11 Things I wish I knew before becoming a nurse

11 Things I wish I knew before becoming a nurse

One of the most significant worries to nurses – transitioning to practice – brings out the difference between training and the career world. You get to interact with real patients daily and face emotional situations that shouldn’t distract the professionalism in you.

There are many things I never knew from school, and they always remind me of the realities of this profession. During the first few days in practice, I had to learn a lot fast. If you are new to the practice, the following are some of the things I wish I knew before becoming a professional nurse. Hopefully, you will learn a thing or two from my experiences.

  1. Without passion, you are likely to feel underappreciated as a nurse

For most nurses, a 12 hours shift is standard. It is also possible to miss important family events so that you can take care of your patients who need you the most. If passion is not your source of motivation, nursing is not your ideal career path.

  1. A good sense of humor is a plus

In the world of nursing, you need a perfect way to cope with stress and deadlines. Although having good laughter is odd in this profession, it is an ideal way to de-stress.

  1. Extra roles are a norm

Regardless of how staffed or understaffed your hospital is, expect additional roles. Patients, for example, may ask you to assist them in getting out of bed or sometimes changing the TV channel.

  1. A good memory is key in the world of nursing

Even in a world full of technology, you will still need a good memory. You must memorize patients’ room numbers, their names, and other essential details. Better memorization helps in creating a good rapport with doctors.

  1. Nursing is a versatile career path

Working in a hospital is not the only way to put your knowledge into practice. Schools, research centers, and communities also require nurses. Therefore, if hospitals are not your ideal working environment, you have other options.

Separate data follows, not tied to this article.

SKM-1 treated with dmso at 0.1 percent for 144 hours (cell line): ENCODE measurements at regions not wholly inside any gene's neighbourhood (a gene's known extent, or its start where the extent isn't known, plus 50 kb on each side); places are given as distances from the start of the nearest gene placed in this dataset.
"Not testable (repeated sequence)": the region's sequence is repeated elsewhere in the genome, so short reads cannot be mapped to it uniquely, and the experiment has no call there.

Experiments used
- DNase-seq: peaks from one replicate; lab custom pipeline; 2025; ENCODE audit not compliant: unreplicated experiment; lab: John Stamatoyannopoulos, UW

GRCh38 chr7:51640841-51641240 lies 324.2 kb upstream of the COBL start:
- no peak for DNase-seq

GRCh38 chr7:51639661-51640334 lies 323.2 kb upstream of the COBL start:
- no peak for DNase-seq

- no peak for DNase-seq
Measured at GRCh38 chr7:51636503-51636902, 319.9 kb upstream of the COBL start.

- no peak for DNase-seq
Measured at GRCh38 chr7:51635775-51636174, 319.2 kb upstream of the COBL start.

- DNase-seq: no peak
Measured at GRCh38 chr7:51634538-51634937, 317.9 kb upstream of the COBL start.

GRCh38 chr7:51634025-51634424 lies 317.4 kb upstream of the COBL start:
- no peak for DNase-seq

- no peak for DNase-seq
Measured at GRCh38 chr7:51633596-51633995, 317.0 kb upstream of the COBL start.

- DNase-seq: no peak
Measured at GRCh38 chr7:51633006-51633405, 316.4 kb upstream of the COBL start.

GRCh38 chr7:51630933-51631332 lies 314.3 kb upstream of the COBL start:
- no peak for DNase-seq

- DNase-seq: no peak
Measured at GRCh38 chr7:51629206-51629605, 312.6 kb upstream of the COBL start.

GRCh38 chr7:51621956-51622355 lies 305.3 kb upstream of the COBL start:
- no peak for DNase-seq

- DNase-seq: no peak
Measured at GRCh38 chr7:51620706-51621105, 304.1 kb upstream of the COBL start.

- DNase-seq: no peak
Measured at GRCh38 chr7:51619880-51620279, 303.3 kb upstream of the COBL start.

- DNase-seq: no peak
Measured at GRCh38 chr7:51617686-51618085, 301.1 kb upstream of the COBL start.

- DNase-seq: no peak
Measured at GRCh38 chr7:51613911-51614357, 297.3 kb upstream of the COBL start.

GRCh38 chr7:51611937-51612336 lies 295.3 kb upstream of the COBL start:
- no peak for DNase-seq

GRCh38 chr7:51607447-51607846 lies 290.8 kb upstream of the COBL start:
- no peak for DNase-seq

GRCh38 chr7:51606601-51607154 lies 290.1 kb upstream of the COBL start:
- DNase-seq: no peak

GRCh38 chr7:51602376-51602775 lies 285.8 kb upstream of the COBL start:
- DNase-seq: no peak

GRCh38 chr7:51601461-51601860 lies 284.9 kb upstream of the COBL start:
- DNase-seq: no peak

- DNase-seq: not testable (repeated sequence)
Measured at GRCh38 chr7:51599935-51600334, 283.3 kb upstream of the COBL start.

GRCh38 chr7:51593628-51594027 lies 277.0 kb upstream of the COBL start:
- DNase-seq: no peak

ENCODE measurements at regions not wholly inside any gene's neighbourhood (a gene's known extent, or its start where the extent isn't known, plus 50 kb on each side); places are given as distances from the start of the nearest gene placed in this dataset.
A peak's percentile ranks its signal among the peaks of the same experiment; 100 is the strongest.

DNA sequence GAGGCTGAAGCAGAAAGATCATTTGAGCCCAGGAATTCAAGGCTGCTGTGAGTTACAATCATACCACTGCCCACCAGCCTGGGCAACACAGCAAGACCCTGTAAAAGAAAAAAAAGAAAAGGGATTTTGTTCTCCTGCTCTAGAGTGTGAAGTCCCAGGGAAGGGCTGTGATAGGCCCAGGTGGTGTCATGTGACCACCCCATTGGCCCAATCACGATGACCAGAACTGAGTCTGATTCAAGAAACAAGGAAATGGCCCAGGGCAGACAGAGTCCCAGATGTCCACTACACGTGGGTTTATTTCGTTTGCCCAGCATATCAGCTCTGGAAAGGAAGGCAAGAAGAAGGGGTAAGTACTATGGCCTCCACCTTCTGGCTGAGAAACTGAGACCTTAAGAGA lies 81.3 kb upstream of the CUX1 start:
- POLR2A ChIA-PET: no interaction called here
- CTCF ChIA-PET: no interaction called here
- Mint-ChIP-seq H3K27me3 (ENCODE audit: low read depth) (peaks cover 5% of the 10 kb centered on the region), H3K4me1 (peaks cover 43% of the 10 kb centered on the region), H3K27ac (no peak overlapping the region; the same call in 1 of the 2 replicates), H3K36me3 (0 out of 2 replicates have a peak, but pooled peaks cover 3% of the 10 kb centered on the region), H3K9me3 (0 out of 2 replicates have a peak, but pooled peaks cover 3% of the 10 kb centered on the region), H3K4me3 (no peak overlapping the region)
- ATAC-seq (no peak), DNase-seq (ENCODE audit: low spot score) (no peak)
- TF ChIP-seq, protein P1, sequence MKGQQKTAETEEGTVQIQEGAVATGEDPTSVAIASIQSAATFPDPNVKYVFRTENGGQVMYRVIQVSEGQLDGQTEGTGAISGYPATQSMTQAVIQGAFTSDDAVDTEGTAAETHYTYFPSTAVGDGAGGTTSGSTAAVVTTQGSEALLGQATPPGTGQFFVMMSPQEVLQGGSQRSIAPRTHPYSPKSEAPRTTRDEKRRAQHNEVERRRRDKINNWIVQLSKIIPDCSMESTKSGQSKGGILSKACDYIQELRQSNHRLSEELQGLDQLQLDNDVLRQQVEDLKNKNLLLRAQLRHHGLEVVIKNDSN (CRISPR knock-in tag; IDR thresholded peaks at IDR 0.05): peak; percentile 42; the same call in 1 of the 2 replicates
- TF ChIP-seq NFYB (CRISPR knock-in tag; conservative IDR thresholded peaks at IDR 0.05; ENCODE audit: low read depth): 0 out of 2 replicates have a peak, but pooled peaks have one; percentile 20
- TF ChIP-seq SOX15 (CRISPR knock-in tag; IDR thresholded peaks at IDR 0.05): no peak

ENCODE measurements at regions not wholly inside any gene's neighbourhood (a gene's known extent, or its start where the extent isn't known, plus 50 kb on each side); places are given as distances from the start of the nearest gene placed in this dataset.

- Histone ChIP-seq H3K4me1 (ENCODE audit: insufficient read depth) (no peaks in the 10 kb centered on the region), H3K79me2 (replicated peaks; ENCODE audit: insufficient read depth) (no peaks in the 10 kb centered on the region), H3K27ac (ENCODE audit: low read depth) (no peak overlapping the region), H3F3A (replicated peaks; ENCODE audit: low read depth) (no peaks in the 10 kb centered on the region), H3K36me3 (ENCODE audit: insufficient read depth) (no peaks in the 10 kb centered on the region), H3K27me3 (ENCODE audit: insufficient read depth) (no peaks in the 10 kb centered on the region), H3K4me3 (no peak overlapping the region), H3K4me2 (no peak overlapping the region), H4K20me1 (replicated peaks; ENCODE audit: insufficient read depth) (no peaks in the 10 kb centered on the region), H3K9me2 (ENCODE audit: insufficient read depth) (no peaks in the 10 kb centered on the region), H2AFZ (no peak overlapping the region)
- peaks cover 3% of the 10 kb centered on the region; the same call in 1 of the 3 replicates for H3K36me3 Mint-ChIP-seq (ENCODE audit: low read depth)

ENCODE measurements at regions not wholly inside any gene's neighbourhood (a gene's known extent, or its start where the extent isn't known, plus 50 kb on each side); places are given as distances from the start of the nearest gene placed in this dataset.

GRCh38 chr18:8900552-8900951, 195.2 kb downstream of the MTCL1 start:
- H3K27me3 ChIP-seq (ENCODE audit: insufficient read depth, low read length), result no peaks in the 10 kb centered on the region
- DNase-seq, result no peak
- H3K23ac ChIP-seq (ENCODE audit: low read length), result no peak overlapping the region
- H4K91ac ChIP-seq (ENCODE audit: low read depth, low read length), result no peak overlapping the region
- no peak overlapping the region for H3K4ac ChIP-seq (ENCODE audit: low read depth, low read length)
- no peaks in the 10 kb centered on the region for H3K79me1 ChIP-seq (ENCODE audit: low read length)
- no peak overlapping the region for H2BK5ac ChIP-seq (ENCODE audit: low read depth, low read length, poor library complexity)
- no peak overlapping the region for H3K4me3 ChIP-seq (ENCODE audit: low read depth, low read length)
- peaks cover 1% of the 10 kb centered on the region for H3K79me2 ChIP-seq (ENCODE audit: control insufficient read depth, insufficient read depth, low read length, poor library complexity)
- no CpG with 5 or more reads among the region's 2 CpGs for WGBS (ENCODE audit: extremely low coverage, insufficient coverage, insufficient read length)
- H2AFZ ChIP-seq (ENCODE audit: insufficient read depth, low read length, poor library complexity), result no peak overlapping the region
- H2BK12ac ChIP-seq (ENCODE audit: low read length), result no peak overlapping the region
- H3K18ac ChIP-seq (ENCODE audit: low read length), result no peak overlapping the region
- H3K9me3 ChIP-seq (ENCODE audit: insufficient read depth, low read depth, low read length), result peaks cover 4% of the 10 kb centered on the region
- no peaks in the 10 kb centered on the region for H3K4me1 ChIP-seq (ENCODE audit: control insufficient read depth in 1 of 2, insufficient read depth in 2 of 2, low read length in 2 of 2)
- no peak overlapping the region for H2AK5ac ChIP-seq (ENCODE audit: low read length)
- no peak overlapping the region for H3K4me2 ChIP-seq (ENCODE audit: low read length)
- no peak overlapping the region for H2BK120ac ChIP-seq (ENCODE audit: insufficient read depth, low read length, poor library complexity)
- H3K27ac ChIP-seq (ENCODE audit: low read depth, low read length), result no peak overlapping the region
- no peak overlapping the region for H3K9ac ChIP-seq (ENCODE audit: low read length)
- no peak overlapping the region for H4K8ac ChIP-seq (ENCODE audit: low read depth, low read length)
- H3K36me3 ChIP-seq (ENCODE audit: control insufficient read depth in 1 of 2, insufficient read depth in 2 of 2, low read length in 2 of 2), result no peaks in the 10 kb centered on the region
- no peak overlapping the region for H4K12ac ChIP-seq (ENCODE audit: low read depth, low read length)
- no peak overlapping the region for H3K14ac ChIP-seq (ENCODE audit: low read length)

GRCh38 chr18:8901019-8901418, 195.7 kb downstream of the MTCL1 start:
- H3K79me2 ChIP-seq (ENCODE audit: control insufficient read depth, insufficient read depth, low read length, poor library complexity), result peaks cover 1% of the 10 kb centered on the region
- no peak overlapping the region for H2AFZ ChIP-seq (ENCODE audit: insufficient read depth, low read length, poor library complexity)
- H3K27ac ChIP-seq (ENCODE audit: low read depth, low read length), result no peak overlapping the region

1. Admitting you do not know is not a crime

In the world of nursing, it is okay not to know everything. Experienced nurses also see new cases every day. Be prepared for ‘first-time’ moments. However, asking and consulting from your colleagues is advisable.

  1. Be prepared for bureaucracy

Although nursing schools do not prepare students for a bureaucratic world, it is real. Fortunately, a bureaucratic system may be a blessing in disguise. If you plan to work in the alternative labor markets such as research centers, you are safe from hospitals’ bureaucracy.

  1. Prepare for body aches

Walking around and standing — sometimes in the entire shift — may be a cause of body aches. Fortunately, basic stretching routines are all that you require. The notion that nursing is not for the weak has some truths here.

  1. Nursing as a career is more than just seeing blood

Most nursing students associate the practice with blood. However, the profession is more than seeing blood. The work of a nurse goes beyond seeing blood and the unfriendly smell of stools and wounds.

  1. Listening is a key skill

Sitting and listening to patients are arguably the most underrated skills in the world of nursing. Therefore, be prepared to give your patients motivational interviews once and in a while.

  1. Nursing as a career is rewarding

One of the most rewarding things is seeing a patient getting better. The salary and allowances are also crucial to a nurse.

In conclusion, nursing is one of the best professions if you have the right preparations, both technically and mentally. The challenges are not close to the level of satisfaction most nurses have during and after work shifts.

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thetrendingnurse

I am Dr. Marion Johnson, a Nurse Supervisor, Educator, and A clinician with a Doctor of Nursing Practice Degree (DNP) and a Master of Science in Nursing Degree (MSN) both from Walden University. I have worked as a nurse in the healthcare industry for over 15 years. Presently, I am doing something I love most, which is being an online instructor. In this position, I believe I can learn, educate, create and implement positive input into the nursing field. Besides work, I am also an avid reader of nursing journals and articles that is why I have a passion for reading, learning and sharing on the trending topics in the nursing arena.

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